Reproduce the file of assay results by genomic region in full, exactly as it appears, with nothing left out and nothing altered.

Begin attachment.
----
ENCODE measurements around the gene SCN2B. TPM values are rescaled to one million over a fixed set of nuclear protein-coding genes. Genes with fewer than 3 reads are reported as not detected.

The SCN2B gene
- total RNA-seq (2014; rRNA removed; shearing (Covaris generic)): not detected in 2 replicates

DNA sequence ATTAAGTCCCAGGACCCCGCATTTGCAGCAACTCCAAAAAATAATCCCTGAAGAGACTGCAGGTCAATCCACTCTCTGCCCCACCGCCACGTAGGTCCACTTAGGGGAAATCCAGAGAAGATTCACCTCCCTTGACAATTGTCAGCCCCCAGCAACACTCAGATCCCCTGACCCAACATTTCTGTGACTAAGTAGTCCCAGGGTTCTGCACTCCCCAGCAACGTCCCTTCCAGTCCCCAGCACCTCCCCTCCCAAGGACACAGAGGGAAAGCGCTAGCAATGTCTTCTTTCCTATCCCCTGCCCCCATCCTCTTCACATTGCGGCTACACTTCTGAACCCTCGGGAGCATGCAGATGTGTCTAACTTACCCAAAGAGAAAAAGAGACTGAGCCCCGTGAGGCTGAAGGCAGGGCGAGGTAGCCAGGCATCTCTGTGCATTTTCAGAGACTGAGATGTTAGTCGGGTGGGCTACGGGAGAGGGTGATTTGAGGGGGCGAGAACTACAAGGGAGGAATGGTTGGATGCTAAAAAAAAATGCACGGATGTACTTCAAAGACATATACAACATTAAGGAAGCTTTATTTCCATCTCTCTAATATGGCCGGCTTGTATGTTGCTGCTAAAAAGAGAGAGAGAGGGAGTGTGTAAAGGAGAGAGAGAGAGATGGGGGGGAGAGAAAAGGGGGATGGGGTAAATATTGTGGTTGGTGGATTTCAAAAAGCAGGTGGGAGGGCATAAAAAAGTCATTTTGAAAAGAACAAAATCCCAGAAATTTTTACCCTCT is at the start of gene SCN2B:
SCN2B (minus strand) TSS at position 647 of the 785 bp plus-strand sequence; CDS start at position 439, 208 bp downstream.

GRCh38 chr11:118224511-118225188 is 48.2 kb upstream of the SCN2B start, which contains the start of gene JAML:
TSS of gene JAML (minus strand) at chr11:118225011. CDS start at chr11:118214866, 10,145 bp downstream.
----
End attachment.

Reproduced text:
ENCODE measurements around the gene SCN2B. TPM values are rescaled to one million over a fixed set of nuclear protein-coding genes. Genes with fewer than 3 reads are reported as not detected.

The SCN2B gene
- total RNA-seq (2014; rRNA removed; shearing (Covaris generic)): not detected in 2 replicates

DNA sequence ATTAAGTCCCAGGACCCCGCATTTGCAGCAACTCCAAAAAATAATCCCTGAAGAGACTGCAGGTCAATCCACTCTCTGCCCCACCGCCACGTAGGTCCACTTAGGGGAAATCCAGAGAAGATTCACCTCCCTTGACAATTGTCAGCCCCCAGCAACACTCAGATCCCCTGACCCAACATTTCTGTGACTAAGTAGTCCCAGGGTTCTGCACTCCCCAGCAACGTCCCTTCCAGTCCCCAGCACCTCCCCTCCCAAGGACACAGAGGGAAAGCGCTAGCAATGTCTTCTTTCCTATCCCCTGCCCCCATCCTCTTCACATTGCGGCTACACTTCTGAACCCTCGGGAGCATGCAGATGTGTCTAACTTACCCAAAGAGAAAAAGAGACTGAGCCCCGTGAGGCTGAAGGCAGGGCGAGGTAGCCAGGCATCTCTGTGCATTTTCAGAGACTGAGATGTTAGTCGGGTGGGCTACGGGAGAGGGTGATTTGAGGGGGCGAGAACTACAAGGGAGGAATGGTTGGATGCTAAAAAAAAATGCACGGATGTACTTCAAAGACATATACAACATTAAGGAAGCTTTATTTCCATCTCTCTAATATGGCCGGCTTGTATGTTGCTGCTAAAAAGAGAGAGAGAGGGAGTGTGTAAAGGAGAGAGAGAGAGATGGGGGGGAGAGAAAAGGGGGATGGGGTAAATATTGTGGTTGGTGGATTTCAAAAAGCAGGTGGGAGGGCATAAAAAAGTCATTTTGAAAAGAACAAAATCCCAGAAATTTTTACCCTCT is at the start of gene SCN2B:
SCN2B (minus strand) TSS at position 647 of the 785 bp plus-strand sequence; CDS start at position 439, 208 bp downstream.

GRCh38 chr11:118224511-118225188 is 48.2 kb upstream of the SCN2B start, which contains the start of gene JAML:
TSS of gene JAML (minus strand) at chr11:118225011. CDS start at chr11:118214866, 10,145 bp downstream.